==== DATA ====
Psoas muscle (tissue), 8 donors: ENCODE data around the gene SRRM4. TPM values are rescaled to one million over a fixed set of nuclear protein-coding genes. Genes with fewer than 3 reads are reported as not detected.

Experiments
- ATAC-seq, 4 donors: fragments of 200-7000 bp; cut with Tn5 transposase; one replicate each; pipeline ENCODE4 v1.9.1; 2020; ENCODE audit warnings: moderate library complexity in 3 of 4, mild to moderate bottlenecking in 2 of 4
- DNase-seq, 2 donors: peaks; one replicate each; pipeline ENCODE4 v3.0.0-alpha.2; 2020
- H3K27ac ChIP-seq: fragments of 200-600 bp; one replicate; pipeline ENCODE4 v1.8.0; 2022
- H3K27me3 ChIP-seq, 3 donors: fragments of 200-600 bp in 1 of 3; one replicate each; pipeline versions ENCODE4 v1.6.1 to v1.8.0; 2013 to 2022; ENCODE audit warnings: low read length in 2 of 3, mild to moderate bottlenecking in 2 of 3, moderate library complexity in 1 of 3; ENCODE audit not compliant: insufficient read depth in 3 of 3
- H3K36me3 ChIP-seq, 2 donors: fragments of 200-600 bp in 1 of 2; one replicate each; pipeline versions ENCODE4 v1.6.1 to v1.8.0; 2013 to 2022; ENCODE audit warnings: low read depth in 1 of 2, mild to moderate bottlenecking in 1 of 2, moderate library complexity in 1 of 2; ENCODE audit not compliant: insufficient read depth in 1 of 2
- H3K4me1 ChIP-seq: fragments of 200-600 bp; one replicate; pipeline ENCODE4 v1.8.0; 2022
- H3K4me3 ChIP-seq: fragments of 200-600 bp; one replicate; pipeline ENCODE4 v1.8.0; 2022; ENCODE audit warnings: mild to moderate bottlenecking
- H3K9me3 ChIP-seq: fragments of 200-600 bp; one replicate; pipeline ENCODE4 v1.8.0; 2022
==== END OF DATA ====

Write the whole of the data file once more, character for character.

Psoas muscle (tissue), 8 donors: ENCODE data around the gene SRRM4. TPM values are rescaled to one million over a fixed set of nuclear protein-coding genes. Genes with fewer than 3 reads are reported as not detected.

Experiments
- ATAC-seq, 4 donors: fragments of 200-7000 bp; cut with Tn5 transposase; one replicate each; pipeline ENCODE4 v1.9.1; 2020; ENCODE audit warnings: moderate library complexity in 3 of 4, mild to moderate bottlenecking in 2 of 4
- DNase-seq, 2 donors: peaks; one replicate each; pipeline ENCODE4 v3.0.0-alpha.2; 2020
- H3K27ac ChIP-seq: fragments of 200-600 bp; one replicate; pipeline ENCODE4 v1.8.0; 2022
- H3K27me3 ChIP-seq, 3 donors: fragments of 200-600 bp in 1 of 3; one replicate each; pipeline versions ENCODE4 v1.6.1 to v1.8.0; 2013 to 2022; ENCODE audit warnings: low read length in 2 of 3, mild to moderate bottlenecking in 2 of 3, moderate library complexity in 1 of 3; ENCODE audit not compliant: insufficient read depth in 3 of 3
- H3K36me3 ChIP-seq, 2 donors: fragments of 200-600 bp in 1 of 2; one replicate each; pipeline versions ENCODE4 v1.6.1 to v1.8.0; 2013 to 2022; ENCODE audit warnings: low read depth in 1 of 2, mild to moderate bottlenecking in 1 of 2, moderate library complexity in 1 of 2; ENCODE audit not compliant: insufficient read depth in 1 of 2
- H3K4me1 ChIP-seq: fragments of 200-600 bp; one replicate; pipeline ENCODE4 v1.8.0; 2022
- H3K4me3 ChIP-seq: fragments of 200-600 bp; one replicate; pipeline ENCODE4 v1.8.0; 2022; ENCODE audit warnings: mild to moderate bottlenecking
- H3K9me3 ChIP-seq: fragments of 200-600 bp; one replicate; pipeline ENCODE4 v1.8.0; 2022